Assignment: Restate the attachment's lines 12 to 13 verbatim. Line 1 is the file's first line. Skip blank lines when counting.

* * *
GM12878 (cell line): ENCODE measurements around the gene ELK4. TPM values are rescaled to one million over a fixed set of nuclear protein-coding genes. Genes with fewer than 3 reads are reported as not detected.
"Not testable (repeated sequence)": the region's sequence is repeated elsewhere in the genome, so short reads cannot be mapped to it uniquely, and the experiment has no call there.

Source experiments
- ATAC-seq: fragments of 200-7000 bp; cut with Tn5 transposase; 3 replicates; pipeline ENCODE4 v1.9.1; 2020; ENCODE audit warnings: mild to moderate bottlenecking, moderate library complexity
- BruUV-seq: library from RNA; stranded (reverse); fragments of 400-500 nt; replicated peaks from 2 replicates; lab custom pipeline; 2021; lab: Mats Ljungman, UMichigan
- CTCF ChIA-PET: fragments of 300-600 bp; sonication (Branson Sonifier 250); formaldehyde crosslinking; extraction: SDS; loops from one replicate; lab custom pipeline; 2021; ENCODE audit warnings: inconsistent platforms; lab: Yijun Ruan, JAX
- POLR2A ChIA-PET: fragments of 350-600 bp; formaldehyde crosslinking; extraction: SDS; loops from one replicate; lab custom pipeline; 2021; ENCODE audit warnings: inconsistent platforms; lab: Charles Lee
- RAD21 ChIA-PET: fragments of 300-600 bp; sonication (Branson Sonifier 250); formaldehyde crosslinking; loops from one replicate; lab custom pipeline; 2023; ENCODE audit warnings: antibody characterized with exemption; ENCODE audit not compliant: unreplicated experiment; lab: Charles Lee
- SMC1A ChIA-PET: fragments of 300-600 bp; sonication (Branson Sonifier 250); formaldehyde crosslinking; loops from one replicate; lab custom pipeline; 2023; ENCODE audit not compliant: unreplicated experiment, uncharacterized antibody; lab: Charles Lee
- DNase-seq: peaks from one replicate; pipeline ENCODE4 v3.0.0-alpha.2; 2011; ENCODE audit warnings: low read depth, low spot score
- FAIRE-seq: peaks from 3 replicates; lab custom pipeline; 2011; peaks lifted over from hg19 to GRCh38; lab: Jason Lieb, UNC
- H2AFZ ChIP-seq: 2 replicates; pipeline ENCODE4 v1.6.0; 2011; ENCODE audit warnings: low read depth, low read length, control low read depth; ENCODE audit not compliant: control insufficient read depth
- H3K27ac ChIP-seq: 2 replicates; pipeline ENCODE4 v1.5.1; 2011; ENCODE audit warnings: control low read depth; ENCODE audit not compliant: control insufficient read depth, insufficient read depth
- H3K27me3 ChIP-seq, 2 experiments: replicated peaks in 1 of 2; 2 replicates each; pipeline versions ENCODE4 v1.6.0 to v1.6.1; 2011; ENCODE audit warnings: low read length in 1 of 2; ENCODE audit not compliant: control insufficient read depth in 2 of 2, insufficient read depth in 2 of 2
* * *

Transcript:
- H2AFZ ChIP-seq: 2 replicates; pipeline ENCODE4 v1.6.0; 2011; ENCODE audit warnings: low read depth, low read length, control low read depth; ENCODE audit not compliant: control insufficient read depth
- H3K27ac ChIP-seq: 2 replicates; pipeline ENCODE4 v1.5.1; 2011; ENCODE audit warnings: control low read depth; ENCODE audit not compliant: control insufficient read depth, insufficient read depth